HIGHLAND PARK, Ill., July 5 (Reuters) – The man charged with killing seven people at a Chicago-area July Fourth parade slipped past the safeguards of an Illinois “red flag” law designed to prevent people deemed to have violent tendencies from getting guns, officials revealed on Tuesday.
The disclosures raised questions about the adequacy of the state’s “red flag” laws even as a prosecutor lauded the system as “strong” during a news conference announcing seven first-degree murder charges against the 21-year-old suspect, Robert, E. Crimo III.
Sergeant Chris Covelli of the Lake County Sheriff’s Office said earlier in the day that Crimo had legally purchased a total of five guns, including the suspected murder weapon, despite having come to law enforcement’s attention twice for behavior suggesting he might harm himself or others.
The first instance was an April 2019 emergency-911 call reporting Crimo had attempted suicide, followed in September of that year by a police visit regarding alleged threats “to kill everyone” that he had directed at family members, Covelli said.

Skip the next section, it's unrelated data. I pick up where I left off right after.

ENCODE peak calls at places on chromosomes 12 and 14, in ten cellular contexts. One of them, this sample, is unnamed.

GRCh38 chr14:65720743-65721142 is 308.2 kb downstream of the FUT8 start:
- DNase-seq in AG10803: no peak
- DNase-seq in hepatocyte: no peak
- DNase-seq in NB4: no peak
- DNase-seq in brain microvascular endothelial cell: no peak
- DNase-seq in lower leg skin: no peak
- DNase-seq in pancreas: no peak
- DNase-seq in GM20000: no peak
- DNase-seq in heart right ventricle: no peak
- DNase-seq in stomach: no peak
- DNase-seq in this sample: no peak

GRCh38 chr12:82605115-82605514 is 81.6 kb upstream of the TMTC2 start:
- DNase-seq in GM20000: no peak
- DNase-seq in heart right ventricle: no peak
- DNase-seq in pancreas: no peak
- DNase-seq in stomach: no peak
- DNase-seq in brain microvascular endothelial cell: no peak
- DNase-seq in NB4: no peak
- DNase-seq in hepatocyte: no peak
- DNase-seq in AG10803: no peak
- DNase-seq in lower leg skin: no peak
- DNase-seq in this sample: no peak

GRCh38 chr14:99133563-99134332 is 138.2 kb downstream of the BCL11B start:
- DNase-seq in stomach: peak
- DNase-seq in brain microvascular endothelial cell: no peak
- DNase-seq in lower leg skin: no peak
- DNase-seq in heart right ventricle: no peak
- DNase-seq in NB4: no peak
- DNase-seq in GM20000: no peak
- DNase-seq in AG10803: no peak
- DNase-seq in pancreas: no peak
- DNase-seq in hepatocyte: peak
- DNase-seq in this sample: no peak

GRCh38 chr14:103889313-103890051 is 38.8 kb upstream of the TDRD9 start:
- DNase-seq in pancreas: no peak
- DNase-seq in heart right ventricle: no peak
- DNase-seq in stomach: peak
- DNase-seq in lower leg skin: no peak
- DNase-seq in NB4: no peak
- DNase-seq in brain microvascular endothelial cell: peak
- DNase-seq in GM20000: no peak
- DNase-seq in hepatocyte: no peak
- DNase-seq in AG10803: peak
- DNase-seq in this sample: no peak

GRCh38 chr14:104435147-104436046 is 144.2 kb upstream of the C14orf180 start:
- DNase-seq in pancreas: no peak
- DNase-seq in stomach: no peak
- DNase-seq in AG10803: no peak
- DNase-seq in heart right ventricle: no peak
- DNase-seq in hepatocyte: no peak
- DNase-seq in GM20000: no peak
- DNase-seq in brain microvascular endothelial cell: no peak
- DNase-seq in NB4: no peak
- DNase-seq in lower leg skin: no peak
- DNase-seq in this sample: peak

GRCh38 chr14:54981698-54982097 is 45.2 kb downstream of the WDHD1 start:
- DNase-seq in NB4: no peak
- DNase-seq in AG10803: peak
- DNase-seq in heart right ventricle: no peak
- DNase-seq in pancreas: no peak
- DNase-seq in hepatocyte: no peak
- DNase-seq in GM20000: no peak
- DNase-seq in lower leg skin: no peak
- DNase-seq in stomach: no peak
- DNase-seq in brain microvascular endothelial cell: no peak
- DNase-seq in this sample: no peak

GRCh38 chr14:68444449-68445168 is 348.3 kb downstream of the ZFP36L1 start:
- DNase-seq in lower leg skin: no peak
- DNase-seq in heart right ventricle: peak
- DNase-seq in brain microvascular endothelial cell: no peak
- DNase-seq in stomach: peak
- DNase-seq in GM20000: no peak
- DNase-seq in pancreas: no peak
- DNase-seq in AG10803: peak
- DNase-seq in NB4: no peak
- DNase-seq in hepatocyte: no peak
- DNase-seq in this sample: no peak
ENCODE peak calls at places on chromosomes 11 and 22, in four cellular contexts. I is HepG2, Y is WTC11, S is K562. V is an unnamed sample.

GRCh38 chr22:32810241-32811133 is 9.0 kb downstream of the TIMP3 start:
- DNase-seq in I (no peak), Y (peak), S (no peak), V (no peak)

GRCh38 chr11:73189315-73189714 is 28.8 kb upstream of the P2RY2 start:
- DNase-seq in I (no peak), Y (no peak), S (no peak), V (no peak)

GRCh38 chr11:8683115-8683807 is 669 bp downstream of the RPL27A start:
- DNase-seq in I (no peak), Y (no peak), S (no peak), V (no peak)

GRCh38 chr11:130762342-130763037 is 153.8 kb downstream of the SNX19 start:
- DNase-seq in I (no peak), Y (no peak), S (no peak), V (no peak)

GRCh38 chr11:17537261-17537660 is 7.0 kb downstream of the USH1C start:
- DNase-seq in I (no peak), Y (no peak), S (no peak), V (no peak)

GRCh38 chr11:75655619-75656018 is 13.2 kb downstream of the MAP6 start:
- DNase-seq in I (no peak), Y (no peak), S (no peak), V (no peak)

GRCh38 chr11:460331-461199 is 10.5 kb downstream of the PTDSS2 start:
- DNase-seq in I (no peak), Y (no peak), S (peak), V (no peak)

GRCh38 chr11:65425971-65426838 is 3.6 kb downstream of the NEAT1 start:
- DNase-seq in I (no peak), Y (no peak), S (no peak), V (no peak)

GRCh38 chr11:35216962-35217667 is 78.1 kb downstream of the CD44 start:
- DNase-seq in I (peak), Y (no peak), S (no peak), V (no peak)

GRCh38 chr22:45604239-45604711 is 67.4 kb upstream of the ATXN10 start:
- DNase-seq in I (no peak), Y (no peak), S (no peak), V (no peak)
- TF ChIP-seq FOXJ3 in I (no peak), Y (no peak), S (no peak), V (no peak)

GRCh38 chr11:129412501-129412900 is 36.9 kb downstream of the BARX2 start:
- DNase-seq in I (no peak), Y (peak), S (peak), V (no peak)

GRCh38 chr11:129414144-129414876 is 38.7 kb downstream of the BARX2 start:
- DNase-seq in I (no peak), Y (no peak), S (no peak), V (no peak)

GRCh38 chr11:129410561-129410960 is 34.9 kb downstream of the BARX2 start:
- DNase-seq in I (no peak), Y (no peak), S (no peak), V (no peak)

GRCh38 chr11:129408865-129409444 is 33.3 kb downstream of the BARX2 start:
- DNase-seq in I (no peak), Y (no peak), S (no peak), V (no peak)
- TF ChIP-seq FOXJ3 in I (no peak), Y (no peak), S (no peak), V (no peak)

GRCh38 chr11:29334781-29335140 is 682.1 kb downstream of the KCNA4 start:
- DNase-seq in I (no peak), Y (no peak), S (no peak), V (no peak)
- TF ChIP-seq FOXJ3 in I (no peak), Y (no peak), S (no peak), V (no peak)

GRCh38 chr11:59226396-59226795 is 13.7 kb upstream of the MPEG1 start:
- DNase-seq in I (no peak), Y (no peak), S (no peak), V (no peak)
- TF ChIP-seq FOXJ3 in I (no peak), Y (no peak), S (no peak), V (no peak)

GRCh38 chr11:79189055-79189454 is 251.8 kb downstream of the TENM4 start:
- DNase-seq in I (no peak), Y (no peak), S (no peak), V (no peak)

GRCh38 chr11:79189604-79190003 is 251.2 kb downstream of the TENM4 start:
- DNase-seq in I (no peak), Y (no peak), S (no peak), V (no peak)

According to Covelli, police responding to the second incident seized a collection of 16 knives, a dagger and a sword from Crimo’s home in Highland Park, Illinois, the Chicago suburb where the shooting occurred on Monday.
But no arrest was made as authorities at the time lacked probable cause to take him into custody, the sheriff’s sergeant said.
“There were no complaints that were signed by any of the victims,” Covelli explained.
Later on Tuesday came a separate statement from the Illinois State Police recounting that the agency had received a report from Highland Park Police declaring Crimo a “clear and present danger” after the alleged threats against relatives in September 2019.
At the time, however, Crimo did not possess a state “firearm owners identification (FOID)” card that could be revoked or a pending FOID application to deny …